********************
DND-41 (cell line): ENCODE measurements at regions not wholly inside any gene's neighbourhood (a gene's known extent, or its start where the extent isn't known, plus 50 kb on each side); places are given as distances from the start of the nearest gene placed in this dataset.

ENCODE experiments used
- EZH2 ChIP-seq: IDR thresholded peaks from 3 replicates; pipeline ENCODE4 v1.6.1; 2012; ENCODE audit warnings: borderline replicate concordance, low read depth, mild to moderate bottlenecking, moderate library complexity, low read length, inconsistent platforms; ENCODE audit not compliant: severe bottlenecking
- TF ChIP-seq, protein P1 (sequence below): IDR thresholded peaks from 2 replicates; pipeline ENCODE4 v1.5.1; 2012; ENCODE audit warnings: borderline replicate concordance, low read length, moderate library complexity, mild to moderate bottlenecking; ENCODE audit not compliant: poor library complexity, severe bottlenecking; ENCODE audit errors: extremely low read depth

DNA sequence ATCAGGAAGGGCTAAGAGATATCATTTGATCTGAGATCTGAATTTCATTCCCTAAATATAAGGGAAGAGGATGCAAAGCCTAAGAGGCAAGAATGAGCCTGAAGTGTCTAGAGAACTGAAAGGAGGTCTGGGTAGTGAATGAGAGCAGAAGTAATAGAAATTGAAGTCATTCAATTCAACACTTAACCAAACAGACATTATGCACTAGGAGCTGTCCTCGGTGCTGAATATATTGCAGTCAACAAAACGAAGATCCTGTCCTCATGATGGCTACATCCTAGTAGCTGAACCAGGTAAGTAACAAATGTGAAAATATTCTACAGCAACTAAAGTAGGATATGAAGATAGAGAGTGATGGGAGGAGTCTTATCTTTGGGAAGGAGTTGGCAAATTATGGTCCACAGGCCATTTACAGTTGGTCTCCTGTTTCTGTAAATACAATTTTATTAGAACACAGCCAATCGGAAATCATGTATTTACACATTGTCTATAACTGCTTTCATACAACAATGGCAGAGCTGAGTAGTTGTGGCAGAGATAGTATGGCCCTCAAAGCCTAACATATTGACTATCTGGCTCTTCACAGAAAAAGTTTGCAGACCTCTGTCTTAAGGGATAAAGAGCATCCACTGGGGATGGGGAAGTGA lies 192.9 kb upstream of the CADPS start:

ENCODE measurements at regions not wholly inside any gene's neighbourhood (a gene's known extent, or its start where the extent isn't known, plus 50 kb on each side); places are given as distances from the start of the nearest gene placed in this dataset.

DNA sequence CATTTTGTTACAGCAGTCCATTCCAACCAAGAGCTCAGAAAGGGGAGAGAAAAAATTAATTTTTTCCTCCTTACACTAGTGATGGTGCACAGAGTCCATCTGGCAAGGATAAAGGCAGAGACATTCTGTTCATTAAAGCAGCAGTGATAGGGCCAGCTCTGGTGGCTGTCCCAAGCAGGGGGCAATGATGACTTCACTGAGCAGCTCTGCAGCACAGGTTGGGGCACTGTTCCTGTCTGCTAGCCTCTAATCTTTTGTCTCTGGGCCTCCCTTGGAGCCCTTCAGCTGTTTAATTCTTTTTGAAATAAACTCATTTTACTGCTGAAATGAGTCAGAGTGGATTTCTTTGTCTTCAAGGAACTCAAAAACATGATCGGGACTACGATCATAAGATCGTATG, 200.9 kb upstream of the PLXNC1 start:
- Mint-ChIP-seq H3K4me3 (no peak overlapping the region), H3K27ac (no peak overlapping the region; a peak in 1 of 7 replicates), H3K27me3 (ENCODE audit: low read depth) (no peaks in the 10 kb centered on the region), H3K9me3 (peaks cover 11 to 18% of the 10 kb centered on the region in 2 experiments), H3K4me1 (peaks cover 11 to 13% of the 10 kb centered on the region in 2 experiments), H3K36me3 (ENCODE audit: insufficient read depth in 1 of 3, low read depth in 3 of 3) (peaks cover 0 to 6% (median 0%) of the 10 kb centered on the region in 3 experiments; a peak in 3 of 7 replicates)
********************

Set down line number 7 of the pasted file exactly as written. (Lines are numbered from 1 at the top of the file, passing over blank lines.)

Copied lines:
DNA sequence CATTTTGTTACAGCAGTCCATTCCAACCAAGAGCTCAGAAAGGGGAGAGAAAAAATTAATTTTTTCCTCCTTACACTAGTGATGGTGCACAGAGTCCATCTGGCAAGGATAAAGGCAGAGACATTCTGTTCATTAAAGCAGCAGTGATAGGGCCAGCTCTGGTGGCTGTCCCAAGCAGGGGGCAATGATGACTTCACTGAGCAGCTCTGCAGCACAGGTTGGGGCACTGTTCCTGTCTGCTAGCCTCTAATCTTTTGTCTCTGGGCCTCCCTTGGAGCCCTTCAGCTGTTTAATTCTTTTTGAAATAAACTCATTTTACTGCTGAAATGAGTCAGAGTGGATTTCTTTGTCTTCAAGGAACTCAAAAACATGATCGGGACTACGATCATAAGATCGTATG, 200.9 kb upstream of the PLXNC1 start: